History network's ‘Truck Night’ features local host

History network's ‘Truck Night’ features local hostPictured: From left, Ridgecrest’s Rob "Bender" Park joins Abe Wine, Glen Lake and "Pistol" Pete Sohren to host "Truck Night in America" on the History network.



News Review Staff Writer

Nearly a million viewers tuned in to see the premiere episode of History Network’s “Truck Night in America” last Thursday, March 8. Many tuned in locally to see Ridgecrest’s own Rob “Bender” Park, a local racer and fabricator and one of the show’s hosts.

“It was amazing,” said Park. “We ended up being 31st on television that night and it was the second most watched History Network show.”

With hundreds of shows airing every day, and with as many as 750 reality shows running simultaneously in recent years, hitting a million viewers means Truck Night is no slouch in the TV world.

The show pits dozens of amateur truck racers from across the country in head-to-head competitions that test not only drivers’ racing abilities but also their craftsmanship and ingenuity in re-engineering their rigs to suit the demands of each round.

Each week begins with five new competitors, starting out with two finalists taking on “The Green Hell” course to see who can finish first or to see if either can finish at all.

Guiding these competitors are four veteran truck and racing experts: desert racing champion and truck builder “Pistol” Pete Sohren, extreme sports pioneer and dirt track racer Glen Plake, truck builder and master fabricator Abe Wine and the local Park – a rock crawling champion and master fabricator.

“I’ve been building vehicles and rock crawling forever,” said Park. “I started racing when I was five – motorcycles, bicycles, jet skis, trucks, you name it. But I’m more of a builder than a racer.”

Park has attended King of the Hammers, the largest off-road race in the world, every year since its inception. Competitors regularly pilot his custom rigs to victory.

“One year I built the 1st-, 2nd- and 4th-place rigs for rock crawling,” said Park. He added that cars he’s built for companies like Red Bull and Lucas Oil have gone on to win national and world titles.

“Of course I’ve also had really, really amazing drivers for the vehicles I’ve built,” said Park. “But I build everything – the chassis, suspension, frame, everything – from the ground up.”

Park earned his nickname “Bender” from the local four-wheel drive community.

“I was always kind of extreme,” he said. “I’d go off on these crazy routes and people would say, ‘Don’t follow him, he’s a tin bender,’ in regard to my blatant disregard for vehicles. I rolled my rig a lot. I can be like a little kid playing with Hot Wheels sometimes.”

Park returned to the valley about 10 years ago to relax a little from his competition life. Here he opened his fab shop Fabrication Unlimited Squared. Little did he know that he’d be returning to the limelight on national television.

Park said it’s not unusual for him to be interviewed at big races. He’d earned a name for himself over the years, and when people asked for experts, racers and builders pointed to him.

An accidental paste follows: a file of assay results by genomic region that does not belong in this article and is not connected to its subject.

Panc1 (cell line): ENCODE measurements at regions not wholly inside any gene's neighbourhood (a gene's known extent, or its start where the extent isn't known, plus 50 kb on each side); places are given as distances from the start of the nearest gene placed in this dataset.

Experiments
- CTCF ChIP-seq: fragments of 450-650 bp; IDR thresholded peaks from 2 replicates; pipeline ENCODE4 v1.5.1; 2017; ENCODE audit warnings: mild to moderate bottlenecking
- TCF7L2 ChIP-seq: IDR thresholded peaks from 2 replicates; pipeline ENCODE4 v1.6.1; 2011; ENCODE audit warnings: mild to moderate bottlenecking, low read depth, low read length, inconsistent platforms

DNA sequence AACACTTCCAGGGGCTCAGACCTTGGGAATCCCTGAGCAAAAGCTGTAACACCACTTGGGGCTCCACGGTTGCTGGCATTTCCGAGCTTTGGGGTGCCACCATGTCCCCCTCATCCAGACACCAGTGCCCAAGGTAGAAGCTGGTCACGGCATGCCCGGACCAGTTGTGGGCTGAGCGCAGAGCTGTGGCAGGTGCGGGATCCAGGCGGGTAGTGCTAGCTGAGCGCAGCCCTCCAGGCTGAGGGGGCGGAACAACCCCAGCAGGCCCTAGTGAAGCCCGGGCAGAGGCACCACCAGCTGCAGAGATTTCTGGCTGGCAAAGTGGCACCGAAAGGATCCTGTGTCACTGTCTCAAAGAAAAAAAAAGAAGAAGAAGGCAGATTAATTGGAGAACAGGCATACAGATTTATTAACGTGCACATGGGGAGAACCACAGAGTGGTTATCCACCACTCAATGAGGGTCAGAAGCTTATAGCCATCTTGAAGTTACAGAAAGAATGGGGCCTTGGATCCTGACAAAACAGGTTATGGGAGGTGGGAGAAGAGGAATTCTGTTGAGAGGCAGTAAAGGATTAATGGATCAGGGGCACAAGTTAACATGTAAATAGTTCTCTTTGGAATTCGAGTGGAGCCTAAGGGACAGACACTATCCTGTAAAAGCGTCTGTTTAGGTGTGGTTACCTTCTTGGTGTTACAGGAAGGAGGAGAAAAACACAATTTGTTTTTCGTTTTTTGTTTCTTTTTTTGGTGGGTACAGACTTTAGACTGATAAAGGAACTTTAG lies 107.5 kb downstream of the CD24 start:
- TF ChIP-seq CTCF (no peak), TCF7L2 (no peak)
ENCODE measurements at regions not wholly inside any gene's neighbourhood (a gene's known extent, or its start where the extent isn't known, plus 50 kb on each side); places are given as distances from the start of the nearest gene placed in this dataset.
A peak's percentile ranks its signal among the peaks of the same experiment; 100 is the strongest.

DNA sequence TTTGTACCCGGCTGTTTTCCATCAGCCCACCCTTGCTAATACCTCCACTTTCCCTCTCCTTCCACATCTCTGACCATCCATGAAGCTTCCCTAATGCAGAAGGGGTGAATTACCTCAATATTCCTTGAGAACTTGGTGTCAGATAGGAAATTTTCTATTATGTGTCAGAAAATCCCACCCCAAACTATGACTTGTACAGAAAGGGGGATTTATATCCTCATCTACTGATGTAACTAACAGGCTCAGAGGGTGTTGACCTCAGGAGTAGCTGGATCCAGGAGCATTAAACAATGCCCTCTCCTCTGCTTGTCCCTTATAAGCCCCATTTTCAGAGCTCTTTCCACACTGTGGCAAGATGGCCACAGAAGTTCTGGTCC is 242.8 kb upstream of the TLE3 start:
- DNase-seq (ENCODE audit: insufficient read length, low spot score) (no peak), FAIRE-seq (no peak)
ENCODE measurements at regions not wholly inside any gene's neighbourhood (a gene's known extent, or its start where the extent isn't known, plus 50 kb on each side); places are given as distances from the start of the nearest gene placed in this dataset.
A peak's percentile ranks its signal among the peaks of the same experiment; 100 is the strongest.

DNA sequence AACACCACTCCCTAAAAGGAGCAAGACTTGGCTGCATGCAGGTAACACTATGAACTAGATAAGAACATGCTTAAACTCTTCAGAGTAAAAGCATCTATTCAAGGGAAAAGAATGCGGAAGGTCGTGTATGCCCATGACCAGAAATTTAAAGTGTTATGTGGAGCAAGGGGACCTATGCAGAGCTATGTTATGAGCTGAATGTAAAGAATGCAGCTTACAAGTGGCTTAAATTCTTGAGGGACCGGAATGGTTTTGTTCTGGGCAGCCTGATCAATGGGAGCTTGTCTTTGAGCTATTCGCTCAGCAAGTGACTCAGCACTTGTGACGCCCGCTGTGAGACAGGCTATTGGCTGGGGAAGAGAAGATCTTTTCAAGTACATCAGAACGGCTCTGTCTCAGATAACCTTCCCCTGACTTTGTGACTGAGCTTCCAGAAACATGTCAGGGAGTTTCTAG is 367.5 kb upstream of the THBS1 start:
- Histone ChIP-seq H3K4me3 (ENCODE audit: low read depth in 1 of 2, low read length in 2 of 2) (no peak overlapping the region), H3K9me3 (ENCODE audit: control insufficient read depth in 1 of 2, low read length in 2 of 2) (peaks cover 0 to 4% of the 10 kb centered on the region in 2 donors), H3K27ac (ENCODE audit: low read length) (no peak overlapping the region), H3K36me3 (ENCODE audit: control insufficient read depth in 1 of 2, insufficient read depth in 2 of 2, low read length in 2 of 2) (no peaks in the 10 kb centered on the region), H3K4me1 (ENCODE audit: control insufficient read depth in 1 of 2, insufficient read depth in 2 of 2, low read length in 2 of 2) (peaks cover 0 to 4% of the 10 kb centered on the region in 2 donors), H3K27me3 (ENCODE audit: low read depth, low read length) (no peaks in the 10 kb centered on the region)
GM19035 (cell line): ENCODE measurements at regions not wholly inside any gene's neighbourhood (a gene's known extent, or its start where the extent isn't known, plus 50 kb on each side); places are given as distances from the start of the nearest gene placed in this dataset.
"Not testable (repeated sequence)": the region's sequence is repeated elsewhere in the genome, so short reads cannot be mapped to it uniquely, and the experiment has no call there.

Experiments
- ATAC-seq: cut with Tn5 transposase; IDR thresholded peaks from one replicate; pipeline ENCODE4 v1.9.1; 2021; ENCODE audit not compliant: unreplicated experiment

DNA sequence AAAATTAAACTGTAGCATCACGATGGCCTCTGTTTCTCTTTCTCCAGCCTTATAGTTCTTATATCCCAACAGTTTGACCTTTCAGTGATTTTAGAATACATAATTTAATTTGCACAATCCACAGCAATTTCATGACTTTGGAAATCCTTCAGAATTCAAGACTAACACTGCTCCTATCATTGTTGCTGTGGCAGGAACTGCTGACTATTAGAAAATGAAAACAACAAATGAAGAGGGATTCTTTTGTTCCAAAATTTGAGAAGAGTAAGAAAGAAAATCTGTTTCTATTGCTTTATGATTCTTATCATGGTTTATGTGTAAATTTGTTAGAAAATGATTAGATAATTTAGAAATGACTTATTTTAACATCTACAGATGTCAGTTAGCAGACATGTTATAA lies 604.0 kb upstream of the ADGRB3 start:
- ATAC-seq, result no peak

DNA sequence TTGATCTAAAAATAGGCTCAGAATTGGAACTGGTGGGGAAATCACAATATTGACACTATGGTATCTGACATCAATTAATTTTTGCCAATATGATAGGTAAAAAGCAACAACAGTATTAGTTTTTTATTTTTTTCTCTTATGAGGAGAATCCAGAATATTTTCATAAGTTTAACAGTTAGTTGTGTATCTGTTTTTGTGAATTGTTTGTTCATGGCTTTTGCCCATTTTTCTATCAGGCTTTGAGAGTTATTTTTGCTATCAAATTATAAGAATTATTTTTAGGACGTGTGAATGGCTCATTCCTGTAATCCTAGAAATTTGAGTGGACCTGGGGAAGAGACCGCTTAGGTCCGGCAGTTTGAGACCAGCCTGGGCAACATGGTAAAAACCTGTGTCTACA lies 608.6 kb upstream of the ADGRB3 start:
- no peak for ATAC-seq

“I didn’t really expect it to go anywhere,” he said when History Network reps came looking for experts. “But I think I got on the show because I’m a smart aleck, not just because of my resume.”

Park spent five weeks filming in the Georgia heat and humidity of August and September. But despite the climate, he said, it was a great experience.

“I’m not a TV guy,” said Park. “I’m a fabricator. Being on TV was definitely very different.”

Park describes himself, as well as most of the show’s cast, as a down-to-earth, blue-collar “regular guy.” But that didn’t stop him from having fun on set.

“I’m not used to being waited on,” he said. “So one day I said, ‘I want a cowboy hat.’ Sure enough, the next day there was a white cowboy hat waiting for me.

“But honestly my favorite part was the actual contestants. They’re just real people, not actors or seasoned veterans. I want every person who sees this show to say, ‘I’ve got a jeep in my garage, I can do that too.’ It’s cool to help coach and steer these guys in the right direction and see it all in the fresh view that they have.”

Park also applauded the show for its depiction of the off-road community.

“I was little jaded going in, actually,” he said. “The off-road community is actually pretty big. But the shows are always the fringe, most extreme parts – it’s all monster trucks and ice roads and big rigs and things like that.

“This show is very relatable. Eighty percent of History viewers own a truck. This show is just a bunch of everyday guys with their own rigs. It’s so down-to-earth and it really is what it is. Not forced, not scripted, just real competitions with real people.”

Park said that a second season is promising, and the network is just waiting to see how the number pan out for the next few weeks.

“Nothing in stone yet, but I just got an email saying they’re chomping at the bit about a second season.”

New episodes of Truck Night are Thursdays, 7 p.m. PST, on the History Network. Full episodes are available on History’s website for some cable subscribers.

Story First Published: 2018-03-16